Chris Fields talks Kone loss, Marcin Prostko and ‘Pendo’s Palace’ from Mexico

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Cathal Pendred has brought a crack team from SBG Ireland out to Mexico in preparation for his bout with Augusto ‘Dodger’ Montano on June 13 in Mexico City. Ever-present in the assembled line-up is his chief training partner and good friend Chris ‘The Killing’ Fields who will look to get back in the winning column after suffering a KO loss to Cheik Kone in February.

The former Cage Warriors champion, Fields, has been soaking up the sun in ‘Pendo’s Palace’ while getting ready for his second BAMMA bow against Marcin Prostko, who he meets on the same date Pendred takes on Montano. Joined by Peter Queally, Matt Inman, Colin Meaghar and with UFC welterweight Gunnar Nelson set to join the motley crew in Toluca, training is looking good on all fronts for the Irish abroad.

“We’ve got a great crew out here,” said Fields. “Obviously we’re not in the ‘Mac Mansion’, but we’re calling this ‘Pendo’s Palace’ out here. There’s me, Cathal and Peter Queally. We have Colin Meagher too – he’s a big, amateur guy from SBG – and we have Matt Inman out here with us as well. Training has been going great and Gunni should be out with us soon so it will only get better.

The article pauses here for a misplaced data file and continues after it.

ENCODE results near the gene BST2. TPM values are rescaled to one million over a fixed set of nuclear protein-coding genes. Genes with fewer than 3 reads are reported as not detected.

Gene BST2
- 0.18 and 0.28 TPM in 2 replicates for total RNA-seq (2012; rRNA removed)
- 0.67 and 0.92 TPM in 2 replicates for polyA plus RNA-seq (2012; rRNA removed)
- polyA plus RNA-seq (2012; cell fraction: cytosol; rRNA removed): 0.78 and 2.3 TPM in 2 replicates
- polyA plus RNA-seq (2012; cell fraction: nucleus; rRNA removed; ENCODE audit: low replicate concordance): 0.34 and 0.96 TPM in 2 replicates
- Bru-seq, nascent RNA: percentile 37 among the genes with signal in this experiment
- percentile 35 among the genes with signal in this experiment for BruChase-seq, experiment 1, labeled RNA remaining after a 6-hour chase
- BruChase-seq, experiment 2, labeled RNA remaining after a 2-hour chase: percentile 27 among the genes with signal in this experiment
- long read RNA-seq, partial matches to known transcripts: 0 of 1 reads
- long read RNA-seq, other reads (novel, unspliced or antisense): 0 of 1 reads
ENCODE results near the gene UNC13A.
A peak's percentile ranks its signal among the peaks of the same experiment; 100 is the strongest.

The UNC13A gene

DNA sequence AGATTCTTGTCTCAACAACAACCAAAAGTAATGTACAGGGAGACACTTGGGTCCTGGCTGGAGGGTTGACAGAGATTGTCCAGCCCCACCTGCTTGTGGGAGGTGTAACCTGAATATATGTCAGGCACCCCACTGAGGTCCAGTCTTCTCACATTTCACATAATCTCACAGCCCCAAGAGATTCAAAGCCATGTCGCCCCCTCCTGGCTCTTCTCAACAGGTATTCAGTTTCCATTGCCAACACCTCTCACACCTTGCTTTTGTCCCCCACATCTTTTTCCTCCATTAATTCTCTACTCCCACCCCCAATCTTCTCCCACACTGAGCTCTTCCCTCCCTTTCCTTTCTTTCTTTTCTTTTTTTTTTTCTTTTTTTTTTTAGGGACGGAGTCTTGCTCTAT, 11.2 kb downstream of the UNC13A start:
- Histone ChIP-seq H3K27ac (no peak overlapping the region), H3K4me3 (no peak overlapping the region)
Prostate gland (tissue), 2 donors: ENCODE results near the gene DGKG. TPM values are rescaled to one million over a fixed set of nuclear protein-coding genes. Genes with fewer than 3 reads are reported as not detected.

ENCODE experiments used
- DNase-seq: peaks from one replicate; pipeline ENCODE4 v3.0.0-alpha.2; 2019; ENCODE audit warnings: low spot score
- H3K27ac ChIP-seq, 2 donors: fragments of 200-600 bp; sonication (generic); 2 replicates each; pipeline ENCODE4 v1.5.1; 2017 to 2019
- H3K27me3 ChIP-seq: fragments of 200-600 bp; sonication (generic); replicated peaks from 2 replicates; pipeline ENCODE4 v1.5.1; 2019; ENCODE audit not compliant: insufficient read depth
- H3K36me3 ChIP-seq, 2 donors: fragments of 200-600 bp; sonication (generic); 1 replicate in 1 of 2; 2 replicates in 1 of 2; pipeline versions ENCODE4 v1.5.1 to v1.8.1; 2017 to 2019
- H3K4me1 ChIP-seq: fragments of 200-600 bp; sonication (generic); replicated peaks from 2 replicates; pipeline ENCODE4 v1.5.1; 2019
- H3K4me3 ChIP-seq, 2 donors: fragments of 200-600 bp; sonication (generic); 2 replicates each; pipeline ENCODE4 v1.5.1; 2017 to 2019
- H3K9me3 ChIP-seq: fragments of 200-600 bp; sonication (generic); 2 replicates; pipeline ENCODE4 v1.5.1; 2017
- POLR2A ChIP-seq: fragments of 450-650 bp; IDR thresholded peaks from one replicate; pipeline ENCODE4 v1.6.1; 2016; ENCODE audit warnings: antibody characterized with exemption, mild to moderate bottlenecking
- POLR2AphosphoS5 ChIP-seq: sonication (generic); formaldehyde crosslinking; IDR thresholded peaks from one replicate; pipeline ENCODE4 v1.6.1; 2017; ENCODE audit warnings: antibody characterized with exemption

“The place we’re staying in is called Toluca, it’s about an hour outside of Mexico City. It’s an up market kind of spot, the house is in a place called Metepec. It’s really safe and to be honest I had a different idea of Mexico before I came here. It’s a massive country though, and I’m sure if Ross Kemp went to some places in Ireland he would completely turn people off visiting our country too,” he laughs.

The Dubliner also reported that Pendred is “the sharpest he’s ever looked”, in the lead up to his fourth test under the UFC banner. While visiting the country, the team has also enlisted the help of Mexican boxing coaches to help them finely tune their pugilistic skills.

“He looks great, it’s the sharpest he’s ever looked. Everyone is really doing well, our weight is down, we’re eating healthy food off the barbeque everyday. The training has been amazing, we got set up with a nice gym before we came over here. It’s a great facility and we have some Mexican boxing coaches coming over to do pads with us. It’s really cool.”

Pendred had the revelation that the altitude in Mexico City could play against him on June 13 when he was on the UFC 188 press tour in the same location earlier in the year. Although Fields was unsure whether altitude is a realistic factor at all, after training so far above sea level he believes he will boast an endurance boost when he meets Prostko in Birmingham.

“Realistically, I would’ve been coming out here to help Cathal either way but it’s awesome that we’re out here training at altitude and I think it’s something that will really stand to me. I think we’re 2600 feet above sea level and that made the first couple of days out here very tough. We were finding it hard to catch our breath.